In these mad times, can one imagine a more optimistic way to open a new year than two journeys from darkness to light? In a gilt-edged programme in which Mozart’s Jupiter Symphony complemented Beethoven’s Emperor Concerto, Iván Fischer with Artist-in-Residence Jean-Yves Thibaudet honoured the audience of the Great Hall with a splendid initiation of the New Year. By preceding each work with a tiny gem, the inventive Hungarian prepared the listener’s ear for each composer; from the start both masterpieces swept you off your feet.

Jean-Yves Thibaudet
Jean-Yves Thibaudet
With the Overture to The Creatures of Prometheus, Fischer offered the audience Beethoven rarely performed by the RCO. It must be a personal favorite, as it was Fischer who led it the last time seven years ago. Written for a ballet at the Viennese Court of Empress Maria Theresia, the piece resulted in one of Beethoven’s earliest successes.

Within the brief work, Fischer deftly switched gears, propelling the orchestra from the brooding Adagio, where the strings simmered with tension, through to the exhilarating currents with a chipper wind section in the Allegro con brio ending. It wasn’t hard to imagine Prometheus’ escape, fleeing Mount Olympus after stealing fire from the gods. What an entrance!

Following his intriguing performance last month of James MacMillan’s Third Piano Concerto, The Mysteries of Light, Thibaudet returned for an impeccable rendition of Beethoven’s Piano Concerto no. 5 in E flat major. The Allegro opened up Beethoven’s majestic world. From the strings with their motif in the higher registers, Fischer finagled a vaguely shrill and highly stimulating sound... I don’t recall hearing it before from them. The wind section this time created highly atmospheric, almost eerie, moments. In his natural flair and joyful engagement with Fischer and the orchestra, Thibaudet appeared to play with pure spontaneity.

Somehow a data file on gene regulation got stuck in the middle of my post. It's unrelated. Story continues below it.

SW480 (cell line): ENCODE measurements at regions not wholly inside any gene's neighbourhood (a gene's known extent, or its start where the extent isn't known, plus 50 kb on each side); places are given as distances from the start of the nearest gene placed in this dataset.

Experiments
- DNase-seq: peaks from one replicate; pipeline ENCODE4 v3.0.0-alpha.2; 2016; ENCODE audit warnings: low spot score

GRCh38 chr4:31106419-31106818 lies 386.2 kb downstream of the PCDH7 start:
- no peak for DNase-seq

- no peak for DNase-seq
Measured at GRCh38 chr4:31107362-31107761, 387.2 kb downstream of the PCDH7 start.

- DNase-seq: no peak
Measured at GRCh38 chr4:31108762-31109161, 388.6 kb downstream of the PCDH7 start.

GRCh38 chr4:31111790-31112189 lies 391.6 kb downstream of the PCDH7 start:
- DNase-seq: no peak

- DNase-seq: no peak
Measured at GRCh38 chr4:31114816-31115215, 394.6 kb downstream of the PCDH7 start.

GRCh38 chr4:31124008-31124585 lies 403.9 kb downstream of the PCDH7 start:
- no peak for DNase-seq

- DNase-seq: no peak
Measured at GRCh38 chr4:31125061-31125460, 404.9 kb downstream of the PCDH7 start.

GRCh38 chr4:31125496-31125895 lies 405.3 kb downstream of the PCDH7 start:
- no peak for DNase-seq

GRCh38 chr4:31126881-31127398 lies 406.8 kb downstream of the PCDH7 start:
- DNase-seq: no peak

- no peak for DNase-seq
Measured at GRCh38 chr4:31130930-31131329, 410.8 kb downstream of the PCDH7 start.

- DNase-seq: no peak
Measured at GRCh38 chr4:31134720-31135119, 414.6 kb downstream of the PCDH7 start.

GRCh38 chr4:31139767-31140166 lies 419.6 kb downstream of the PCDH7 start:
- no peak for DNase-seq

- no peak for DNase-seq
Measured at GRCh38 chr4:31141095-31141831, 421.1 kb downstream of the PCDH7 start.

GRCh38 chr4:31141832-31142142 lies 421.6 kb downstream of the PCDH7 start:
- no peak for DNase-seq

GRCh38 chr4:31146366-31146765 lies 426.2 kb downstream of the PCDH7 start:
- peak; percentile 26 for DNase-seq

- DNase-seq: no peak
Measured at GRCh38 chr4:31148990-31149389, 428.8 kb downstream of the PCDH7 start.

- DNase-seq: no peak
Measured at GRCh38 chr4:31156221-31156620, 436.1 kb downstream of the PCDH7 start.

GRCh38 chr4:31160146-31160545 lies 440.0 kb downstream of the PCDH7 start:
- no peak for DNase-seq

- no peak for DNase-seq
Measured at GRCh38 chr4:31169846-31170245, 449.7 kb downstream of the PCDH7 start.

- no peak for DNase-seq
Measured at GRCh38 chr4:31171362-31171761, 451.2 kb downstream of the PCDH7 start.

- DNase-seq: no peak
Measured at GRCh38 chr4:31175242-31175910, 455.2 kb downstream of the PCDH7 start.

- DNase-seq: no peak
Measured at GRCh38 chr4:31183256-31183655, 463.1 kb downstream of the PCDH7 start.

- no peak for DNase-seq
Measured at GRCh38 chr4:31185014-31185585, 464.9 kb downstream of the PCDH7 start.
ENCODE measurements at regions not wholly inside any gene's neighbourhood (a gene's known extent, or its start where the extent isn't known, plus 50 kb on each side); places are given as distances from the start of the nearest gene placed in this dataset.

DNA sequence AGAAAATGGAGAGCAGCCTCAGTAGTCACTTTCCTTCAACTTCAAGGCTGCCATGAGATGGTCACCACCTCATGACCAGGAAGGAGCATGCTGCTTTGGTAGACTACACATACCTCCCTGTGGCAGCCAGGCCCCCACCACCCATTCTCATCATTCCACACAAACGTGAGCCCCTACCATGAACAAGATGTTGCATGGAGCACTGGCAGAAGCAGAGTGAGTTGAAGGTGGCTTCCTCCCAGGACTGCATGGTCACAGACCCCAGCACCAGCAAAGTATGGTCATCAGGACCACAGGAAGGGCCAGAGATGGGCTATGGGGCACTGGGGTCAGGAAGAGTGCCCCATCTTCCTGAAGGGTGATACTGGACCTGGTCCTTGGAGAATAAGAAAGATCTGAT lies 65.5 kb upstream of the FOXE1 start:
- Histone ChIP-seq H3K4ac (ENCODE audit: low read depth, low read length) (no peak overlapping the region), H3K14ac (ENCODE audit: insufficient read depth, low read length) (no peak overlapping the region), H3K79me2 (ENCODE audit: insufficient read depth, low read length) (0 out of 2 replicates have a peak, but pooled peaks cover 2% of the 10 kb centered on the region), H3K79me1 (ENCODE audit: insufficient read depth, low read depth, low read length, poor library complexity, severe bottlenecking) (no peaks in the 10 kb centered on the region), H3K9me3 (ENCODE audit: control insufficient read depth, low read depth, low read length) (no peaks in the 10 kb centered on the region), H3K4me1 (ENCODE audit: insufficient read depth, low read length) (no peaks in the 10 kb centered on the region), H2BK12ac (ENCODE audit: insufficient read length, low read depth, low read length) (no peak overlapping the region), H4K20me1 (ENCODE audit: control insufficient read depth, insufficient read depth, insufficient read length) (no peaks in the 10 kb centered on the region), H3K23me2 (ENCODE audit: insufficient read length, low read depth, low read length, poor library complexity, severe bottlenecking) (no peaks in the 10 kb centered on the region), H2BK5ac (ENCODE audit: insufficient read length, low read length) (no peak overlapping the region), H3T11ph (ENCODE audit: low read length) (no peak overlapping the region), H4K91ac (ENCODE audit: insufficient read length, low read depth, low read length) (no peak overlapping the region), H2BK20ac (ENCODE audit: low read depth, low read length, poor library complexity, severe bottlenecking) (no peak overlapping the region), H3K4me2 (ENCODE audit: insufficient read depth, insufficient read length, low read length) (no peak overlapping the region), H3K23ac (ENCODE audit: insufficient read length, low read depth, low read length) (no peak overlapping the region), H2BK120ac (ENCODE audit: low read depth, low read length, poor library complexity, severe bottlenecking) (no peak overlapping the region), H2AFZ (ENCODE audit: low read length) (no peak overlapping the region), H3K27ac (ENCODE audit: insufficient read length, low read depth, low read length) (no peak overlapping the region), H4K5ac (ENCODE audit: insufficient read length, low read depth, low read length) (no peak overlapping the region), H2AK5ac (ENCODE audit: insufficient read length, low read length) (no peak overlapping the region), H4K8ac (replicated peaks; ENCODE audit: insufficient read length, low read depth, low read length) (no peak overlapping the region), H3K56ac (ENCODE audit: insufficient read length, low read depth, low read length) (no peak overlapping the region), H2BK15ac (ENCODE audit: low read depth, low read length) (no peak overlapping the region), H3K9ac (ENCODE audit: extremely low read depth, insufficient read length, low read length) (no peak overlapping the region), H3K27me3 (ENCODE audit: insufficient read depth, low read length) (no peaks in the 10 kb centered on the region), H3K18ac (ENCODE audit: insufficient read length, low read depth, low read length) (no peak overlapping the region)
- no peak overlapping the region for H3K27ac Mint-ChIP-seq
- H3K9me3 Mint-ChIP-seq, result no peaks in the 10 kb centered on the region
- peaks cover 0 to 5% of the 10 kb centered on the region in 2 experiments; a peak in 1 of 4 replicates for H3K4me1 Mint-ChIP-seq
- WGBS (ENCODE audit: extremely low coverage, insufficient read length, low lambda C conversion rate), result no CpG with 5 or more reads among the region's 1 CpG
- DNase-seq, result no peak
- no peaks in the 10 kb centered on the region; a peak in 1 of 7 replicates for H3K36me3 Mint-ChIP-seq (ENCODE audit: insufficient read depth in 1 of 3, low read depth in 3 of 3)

Something wondrous occurred in the Adagio un poco mosso... a highlight of the evening. With the swelling of the strings, Beethoven’s resonating theme emerged. With his mastery over Beethoven, Fischer achieved such disarming authenticity that I unexpectedly (without tissues) had to close my eyes to the let tears flow. Later I noticed, I wasn’t the only one moved so deeply. Then Thibaudet emerged, his notes transparent like sparkling stars on a cloudless night. The overwhelming, emotional opening made way for equally powerful contemplative moments. The second movement ended in perfection with Thibaudet in an almost cheeky tête-à-tête with Marinus Komst, who punctuated with crisp notes and smooth ruffles on the timpani.

Quickly launching into the last movement's Rondo, Fischer and Thibaudet’s energetic symbiosis continued. His controlled, powerful piano play fitted well with Fischer’s tight grasp. With thrilling momentum the finale flew by.

Before initiating the second half, Fischer (in Dutch) briefly addressed the audience about Pierre Boulez’s passing. He emphasized the coincidental suitability to perform Mozart’s Maurerische Trauermusik in memory of the maverick musician. Originally performed at the funeral service of Freemasons, the lighter moments of the piece keep if from being too weighty.

Between the atypical colours of the basset horns and the subtle presence of Simon Van Holen on the contrabassoon, Boulez’s singular character resonated poignantly. With a silenced audience, Fischer sustained a profound tension for quite some time after the music ended.

With a stiff back, seemingly in pain throughout the evening, and continuing his conducting from a seated position, Fischer managed an exemplary rendition of Mozart’s Symphony no. 41 in C major “Jupiter”. The fanfare lit up the Allegro vivace. The Sarabande offered thoughtful moods, reminiscent of Bach. In the the third movement, Fischer produced some strikingly transparent passages. Later, the baroque trumpets stole the show. Fischer manoeuvred through the Molto allegro and reached the five-voice fugue finale, increasing the intensity almost to a frenzy, leading to a monumental ending.

I couldn’t have imagined a better way to start the New Year.